RESULTS: A total of 9726 singletons were born after frozen embryo transfer (natural cycles, n = 6297; stimulated cycles, n = 1983; programmed cycles, n = 1446), 24,365 after fresh transfer, and 1,127,566 after spontaneous conception. No significant differences were noticed for preterm birth and low birthweight between the different protocols used in frozen embryo transfer. Compared to natural and stimulated frozen cycles, programmed frozen cycles were associated with a higher risk of hypertensive disorders in pregnancy (adjusted odds ratio, 1.78; 95% confidence interval, 1.43-2.21 and adjusted odds ratio, 1.61; 95% confidence interval, 1.22-2,10, respectively) and postpartum hemorrhage (adjusted odds ratio, 2.63; 95% confidence interval, 2.20-3.13 and adjusted odds ratio, 2.87; 95% confidence interval, 2.29-2.60, respectively). Moreover, higher risks for postterm birth (adjusted odds ratio, 1.59; 95% confidence interval, 1.27-2.01 and adjusted odds ratio, 1.98; 95% confidence interval, 1.47-2.68) and macrosomia (adjusted odds ratio, 1.62; 95% confidence interval, 1.26-2.09 and adjusted odds ratio, 1.40; 95% confidence interval, 1.03-1.90) were detected. There were no significant differences in any outcomes between stimulated and natural cycles. Frozen cycles in general compared to fresh cycles and compared to spontaneous conceptions showed neonatal and maternal outcomes in agreement with earlier studies.
CONCLUSION: No significant difference could be seen regarding preterm birth and low birthweight between the different protocols. However, higher rates of hypertensive disorders in pregnancy, postpartum hemorrhage, postterm birth, and macrosomia were detected in programmed cycles. Stimulated cycles had outcomes similar to natural cycles. These findings are important in view of the increasing use of frozen cycles and the new policy of freeze-all cycles in in vitro fertilization. The results suggest a link between the absence of corpus luteum and adverse obstetric outcomes.

PMID: 30910545 [PubMed - indexed for MEDLINE]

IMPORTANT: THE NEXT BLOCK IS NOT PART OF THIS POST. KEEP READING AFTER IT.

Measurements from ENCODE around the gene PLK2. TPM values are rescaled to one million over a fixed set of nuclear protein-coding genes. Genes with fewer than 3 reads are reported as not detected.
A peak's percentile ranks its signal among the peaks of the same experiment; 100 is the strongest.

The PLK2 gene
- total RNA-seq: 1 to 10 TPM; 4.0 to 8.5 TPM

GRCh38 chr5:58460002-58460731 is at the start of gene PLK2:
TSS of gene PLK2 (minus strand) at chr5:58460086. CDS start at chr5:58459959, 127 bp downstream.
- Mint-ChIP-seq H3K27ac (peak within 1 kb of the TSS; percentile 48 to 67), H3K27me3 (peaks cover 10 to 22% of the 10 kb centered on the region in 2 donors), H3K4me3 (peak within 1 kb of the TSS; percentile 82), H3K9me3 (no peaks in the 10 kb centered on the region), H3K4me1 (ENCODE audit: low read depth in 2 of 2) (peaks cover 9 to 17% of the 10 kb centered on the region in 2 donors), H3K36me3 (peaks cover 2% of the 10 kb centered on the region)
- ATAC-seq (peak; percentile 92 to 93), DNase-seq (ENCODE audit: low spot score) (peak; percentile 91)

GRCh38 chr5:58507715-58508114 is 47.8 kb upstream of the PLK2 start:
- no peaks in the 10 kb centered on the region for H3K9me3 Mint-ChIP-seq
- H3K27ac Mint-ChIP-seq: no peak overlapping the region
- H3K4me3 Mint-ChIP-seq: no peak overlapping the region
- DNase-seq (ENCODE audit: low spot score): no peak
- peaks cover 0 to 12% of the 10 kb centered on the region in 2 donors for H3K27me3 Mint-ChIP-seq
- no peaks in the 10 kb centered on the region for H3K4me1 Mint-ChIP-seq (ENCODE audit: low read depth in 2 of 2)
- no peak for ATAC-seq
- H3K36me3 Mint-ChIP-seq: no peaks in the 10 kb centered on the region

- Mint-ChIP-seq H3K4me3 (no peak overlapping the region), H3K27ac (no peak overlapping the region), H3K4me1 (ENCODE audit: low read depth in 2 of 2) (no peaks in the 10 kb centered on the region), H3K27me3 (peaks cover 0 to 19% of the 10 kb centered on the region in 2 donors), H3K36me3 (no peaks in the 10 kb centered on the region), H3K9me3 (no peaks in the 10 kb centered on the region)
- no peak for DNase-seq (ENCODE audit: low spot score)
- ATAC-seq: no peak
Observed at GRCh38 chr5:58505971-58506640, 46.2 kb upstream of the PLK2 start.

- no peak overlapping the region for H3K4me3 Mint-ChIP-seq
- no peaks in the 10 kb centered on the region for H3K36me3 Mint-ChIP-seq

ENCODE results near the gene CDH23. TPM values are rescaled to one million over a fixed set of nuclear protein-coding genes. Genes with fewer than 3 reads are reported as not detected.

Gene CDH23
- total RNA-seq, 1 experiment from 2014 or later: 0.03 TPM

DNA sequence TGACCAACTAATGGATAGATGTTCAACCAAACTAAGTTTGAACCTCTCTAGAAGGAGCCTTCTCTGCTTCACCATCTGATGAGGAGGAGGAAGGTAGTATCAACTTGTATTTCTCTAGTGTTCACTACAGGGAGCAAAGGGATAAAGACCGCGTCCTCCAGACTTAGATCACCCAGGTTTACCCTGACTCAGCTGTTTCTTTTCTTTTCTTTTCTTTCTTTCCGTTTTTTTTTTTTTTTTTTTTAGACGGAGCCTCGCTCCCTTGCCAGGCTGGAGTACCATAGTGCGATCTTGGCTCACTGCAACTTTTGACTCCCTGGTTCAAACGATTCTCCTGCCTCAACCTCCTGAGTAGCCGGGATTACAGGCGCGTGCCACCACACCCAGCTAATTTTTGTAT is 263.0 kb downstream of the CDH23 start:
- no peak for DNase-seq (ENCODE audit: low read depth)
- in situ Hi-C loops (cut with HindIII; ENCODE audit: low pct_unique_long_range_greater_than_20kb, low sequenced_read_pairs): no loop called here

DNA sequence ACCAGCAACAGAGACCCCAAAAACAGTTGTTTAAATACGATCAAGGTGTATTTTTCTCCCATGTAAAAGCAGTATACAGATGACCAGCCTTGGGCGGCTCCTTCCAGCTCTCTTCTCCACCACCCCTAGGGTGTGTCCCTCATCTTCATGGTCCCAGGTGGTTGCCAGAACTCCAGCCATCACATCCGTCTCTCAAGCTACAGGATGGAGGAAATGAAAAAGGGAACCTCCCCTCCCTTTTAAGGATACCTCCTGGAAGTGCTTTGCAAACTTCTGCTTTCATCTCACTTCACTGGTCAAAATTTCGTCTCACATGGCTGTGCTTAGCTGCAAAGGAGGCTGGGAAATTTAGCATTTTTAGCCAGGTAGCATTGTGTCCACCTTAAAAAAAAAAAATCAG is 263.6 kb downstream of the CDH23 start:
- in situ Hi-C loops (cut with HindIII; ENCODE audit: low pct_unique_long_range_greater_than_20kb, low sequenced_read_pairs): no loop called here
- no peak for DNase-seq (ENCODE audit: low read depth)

Icon for Taylor & Francis Related Articles

A spontaneous pregnancy and successful delivery in a Chinese female with Silver-Russell syndrome accompanied by gestational diabetes mellitus.

Gynecol Endocrinol. 2019 Sep;35(9):752-755

Authors: Shi M, Ruan L, Shi X, Zhu Y, Qian Y, Dai Z, Wu C

Abstract
Silver-Russell syndrome (SRS) is a heterogeneous disorder characterized by severe intrauterine and postnatal growth retardation and typical dysmorphic features including body asymmetry, relative macrocephaly, protruding forehead, and feeding difficulties. Previous descriptions of SRS focus on the management of specific issues in children. Herein, we present clinical and metabolic characteristics of an adult woman with SRS accompanied by gestational diabetes mellitus (GDM). Given the rare circumstances presented in our case, the emerging questions concerning the management of metabolic issues and fertility potential in adult SRS patient deserve more attention. Further, long-term follow up is essential to gain future insights into the natural history and optimal management in adulthood.

PMID: 30905204 [PubMed - indexed for MEDLINE]

Icon for HighWire Related Articles

Suboptimal Nocturnal Glucose Control Is Associated With Large for Gestational Age in Treated Gestational Diabetes Mellitus.

Diabetes Care. 2019 05;42(5):810-815

Authors: Law GR, Alnaji A, Alrefaii L, Endersby D, Cartland SJ, Gilbey SG, Jennings PE, Murphy HR, Scott EM